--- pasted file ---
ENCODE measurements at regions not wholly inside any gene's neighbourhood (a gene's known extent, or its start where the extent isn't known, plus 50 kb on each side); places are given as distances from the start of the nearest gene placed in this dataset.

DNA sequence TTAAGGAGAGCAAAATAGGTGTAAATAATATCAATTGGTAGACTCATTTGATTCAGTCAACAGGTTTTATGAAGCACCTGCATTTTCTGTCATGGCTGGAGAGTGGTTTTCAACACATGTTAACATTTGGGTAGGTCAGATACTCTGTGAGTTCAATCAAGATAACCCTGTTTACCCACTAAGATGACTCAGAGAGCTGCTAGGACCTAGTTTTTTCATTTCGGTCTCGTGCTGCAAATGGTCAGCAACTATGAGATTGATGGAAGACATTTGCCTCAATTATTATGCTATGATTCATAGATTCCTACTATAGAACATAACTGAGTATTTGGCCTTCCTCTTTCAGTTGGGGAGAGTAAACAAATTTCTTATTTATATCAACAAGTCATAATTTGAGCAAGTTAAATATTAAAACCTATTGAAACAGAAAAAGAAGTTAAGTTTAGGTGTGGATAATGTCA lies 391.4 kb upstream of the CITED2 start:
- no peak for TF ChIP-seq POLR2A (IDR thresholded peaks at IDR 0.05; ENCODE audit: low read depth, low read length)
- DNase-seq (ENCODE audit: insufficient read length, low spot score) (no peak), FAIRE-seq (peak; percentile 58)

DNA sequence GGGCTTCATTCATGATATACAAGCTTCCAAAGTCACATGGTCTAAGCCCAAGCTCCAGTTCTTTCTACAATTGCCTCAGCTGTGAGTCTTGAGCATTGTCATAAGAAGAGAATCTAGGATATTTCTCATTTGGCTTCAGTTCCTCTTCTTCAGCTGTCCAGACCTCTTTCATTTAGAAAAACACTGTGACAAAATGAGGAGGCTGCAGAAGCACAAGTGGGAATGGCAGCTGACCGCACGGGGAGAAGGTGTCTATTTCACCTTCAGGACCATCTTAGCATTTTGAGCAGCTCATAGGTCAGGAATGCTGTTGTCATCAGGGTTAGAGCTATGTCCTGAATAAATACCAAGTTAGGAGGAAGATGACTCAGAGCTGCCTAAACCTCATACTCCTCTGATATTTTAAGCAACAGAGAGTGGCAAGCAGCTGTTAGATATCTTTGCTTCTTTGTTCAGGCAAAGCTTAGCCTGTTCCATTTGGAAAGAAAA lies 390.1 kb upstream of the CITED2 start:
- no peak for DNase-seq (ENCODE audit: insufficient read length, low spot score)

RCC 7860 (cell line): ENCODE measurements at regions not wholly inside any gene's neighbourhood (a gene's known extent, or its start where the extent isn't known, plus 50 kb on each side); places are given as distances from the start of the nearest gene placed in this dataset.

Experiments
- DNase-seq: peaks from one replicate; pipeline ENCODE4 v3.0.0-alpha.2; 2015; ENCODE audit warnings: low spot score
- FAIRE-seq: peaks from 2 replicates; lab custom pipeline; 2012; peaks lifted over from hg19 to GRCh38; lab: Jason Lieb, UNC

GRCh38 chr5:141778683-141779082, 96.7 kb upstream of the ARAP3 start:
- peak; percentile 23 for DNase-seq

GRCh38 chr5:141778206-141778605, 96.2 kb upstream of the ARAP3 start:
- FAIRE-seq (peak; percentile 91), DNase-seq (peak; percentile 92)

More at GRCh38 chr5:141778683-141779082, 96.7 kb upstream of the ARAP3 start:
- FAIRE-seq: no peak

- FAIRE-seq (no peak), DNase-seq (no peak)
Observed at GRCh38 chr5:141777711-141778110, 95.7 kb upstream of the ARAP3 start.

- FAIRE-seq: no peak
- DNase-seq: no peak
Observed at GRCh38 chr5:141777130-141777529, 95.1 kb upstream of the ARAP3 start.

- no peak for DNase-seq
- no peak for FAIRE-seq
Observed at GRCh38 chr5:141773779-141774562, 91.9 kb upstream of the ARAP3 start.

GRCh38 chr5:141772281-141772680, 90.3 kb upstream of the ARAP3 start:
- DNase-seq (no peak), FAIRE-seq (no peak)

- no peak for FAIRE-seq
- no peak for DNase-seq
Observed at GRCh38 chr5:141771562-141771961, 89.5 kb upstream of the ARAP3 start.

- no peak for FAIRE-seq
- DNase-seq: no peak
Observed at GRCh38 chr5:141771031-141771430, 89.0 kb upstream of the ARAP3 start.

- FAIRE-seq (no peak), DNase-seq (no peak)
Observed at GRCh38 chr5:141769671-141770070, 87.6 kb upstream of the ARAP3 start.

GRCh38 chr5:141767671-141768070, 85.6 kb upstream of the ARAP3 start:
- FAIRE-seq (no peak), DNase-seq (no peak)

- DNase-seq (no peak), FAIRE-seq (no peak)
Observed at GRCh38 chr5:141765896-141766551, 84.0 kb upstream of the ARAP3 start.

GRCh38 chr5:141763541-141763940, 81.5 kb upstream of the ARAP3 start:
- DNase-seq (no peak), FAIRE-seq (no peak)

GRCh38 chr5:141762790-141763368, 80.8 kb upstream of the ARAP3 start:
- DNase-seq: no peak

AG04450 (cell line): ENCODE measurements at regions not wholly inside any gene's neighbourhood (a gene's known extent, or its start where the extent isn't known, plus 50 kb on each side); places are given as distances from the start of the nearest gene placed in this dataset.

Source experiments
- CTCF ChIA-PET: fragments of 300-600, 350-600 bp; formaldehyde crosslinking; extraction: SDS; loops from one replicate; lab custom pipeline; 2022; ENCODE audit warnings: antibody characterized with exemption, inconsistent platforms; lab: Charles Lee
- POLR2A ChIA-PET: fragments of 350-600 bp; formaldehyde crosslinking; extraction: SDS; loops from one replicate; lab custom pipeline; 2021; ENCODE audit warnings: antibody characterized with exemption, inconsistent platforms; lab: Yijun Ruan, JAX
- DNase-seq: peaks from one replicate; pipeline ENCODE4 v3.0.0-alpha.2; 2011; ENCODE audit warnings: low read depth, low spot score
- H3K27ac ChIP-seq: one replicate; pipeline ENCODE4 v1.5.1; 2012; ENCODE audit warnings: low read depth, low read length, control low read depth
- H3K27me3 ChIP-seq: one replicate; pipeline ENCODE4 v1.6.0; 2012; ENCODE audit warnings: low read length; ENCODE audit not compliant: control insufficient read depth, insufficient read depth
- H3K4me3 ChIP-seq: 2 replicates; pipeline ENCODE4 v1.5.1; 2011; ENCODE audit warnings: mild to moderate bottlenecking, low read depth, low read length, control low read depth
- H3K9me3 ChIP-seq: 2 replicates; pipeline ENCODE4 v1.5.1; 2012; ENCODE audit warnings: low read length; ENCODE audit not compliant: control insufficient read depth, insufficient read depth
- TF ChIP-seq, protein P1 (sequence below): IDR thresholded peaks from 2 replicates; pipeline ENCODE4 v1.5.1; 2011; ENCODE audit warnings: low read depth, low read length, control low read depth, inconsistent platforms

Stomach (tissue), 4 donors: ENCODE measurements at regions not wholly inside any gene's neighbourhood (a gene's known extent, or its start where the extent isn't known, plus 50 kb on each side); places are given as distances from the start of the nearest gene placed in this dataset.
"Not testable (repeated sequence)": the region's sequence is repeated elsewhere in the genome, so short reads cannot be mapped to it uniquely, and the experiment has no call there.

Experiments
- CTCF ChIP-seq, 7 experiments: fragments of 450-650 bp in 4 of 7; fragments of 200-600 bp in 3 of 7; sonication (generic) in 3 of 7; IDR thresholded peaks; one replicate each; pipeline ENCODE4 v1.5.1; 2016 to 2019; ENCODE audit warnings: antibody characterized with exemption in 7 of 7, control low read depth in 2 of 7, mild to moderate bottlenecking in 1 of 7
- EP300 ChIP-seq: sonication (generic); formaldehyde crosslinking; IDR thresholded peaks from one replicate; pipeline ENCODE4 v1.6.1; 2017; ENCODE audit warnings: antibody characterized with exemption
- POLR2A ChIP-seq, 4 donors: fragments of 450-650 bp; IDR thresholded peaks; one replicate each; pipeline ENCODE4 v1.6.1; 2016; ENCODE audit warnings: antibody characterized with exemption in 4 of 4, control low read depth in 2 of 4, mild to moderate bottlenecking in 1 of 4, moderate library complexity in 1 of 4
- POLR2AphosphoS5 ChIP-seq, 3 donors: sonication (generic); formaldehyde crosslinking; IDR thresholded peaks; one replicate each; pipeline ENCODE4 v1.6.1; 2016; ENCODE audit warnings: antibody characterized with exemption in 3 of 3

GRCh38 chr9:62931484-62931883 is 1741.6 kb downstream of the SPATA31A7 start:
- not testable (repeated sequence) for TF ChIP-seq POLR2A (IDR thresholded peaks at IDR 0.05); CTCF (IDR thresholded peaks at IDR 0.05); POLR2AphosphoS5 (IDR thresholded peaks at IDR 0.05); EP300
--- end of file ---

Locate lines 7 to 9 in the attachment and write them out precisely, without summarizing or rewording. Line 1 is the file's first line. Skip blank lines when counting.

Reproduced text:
RCC 7860 (cell line): ENCODE measurements at regions not wholly inside any gene's neighbourhood (a gene's known extent, or its start where the extent isn't known, plus 50 kb on each side); places are given as distances from the start of the nearest gene placed in this dataset.

Experiments
- DNase-seq: peaks from one replicate; pipeline ENCODE4 v3.0.0-alpha.2; 2015; ENCODE audit warnings: low spot score